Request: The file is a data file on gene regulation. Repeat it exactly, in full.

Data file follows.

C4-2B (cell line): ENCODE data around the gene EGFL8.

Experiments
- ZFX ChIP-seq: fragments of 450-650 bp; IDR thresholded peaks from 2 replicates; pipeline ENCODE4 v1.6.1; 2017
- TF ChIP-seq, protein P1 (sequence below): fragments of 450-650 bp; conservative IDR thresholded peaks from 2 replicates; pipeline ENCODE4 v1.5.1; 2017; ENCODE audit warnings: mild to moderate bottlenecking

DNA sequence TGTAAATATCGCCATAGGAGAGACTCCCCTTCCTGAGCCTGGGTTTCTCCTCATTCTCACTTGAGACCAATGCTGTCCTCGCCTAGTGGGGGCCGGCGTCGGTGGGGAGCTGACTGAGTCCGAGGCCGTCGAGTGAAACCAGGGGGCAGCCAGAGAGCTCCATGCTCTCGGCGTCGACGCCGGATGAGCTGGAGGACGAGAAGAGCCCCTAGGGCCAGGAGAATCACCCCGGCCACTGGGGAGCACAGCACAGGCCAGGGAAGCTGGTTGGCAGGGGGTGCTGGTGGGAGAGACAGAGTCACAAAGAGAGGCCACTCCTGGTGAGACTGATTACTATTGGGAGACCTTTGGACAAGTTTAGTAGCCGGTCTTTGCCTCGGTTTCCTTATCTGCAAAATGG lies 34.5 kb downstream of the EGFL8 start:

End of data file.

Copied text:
C4-2B (cell line): ENCODE data around the gene EGFL8.

Experiments
- ZFX ChIP-seq: fragments of 450-650 bp; IDR thresholded peaks from 2 replicates; pipeline ENCODE4 v1.6.1; 2017
- TF ChIP-seq, protein P1 (sequence below): fragments of 450-650 bp; conservative IDR thresholded peaks from 2 replicates; pipeline ENCODE4 v1.5.1; 2017; ENCODE audit warnings: mild to moderate bottlenecking

DNA sequence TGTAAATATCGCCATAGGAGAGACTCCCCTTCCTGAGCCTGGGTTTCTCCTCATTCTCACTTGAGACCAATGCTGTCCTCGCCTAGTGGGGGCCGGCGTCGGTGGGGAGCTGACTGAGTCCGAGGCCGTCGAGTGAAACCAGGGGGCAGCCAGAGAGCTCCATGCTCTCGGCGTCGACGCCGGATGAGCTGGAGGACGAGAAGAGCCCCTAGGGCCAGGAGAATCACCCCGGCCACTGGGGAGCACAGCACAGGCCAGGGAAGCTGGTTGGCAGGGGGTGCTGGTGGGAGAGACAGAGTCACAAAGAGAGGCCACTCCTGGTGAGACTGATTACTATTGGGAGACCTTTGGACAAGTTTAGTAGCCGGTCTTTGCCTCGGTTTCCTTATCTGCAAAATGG lies 34.5 kb downstream of the EGFL8 start: